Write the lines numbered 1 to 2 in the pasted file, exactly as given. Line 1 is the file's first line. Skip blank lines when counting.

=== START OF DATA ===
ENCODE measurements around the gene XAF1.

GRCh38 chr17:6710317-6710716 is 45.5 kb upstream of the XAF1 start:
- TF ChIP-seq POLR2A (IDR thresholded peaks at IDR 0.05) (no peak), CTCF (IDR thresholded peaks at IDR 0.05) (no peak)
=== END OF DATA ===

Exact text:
ENCODE measurements around the gene XAF1.

GRCh38 chr17:6710317-6710716 is 45.5 kb upstream of the XAF1 start: